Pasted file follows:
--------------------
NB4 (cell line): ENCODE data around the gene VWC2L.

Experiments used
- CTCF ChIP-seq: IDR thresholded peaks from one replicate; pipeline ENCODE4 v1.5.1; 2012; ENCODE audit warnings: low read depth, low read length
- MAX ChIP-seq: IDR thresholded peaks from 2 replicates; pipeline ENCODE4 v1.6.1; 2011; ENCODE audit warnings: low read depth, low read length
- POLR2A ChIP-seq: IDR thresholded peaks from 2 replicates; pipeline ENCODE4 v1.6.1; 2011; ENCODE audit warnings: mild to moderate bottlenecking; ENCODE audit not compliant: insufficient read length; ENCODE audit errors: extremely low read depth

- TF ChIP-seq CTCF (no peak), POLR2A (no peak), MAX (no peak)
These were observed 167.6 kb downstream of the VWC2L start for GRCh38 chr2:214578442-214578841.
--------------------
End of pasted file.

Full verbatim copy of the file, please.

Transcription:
NB4 (cell line): ENCODE data around the gene VWC2L.

Experiments used
- CTCF ChIP-seq: IDR thresholded peaks from one replicate; pipeline ENCODE4 v1.5.1; 2012; ENCODE audit warnings: low read depth, low read length
- MAX ChIP-seq: IDR thresholded peaks from 2 replicates; pipeline ENCODE4 v1.6.1; 2011; ENCODE audit warnings: low read depth, low read length
- POLR2A ChIP-seq: IDR thresholded peaks from 2 replicates; pipeline ENCODE4 v1.6.1; 2011; ENCODE audit warnings: mild to moderate bottlenecking; ENCODE audit not compliant: insufficient read length; ENCODE audit errors: extremely low read depth

- TF ChIP-seq CTCF (no peak), POLR2A (no peak), MAX (no peak)
These were observed 167.6 kb downstream of the VWC2L start for GRCh38 chr2:214578442-214578841.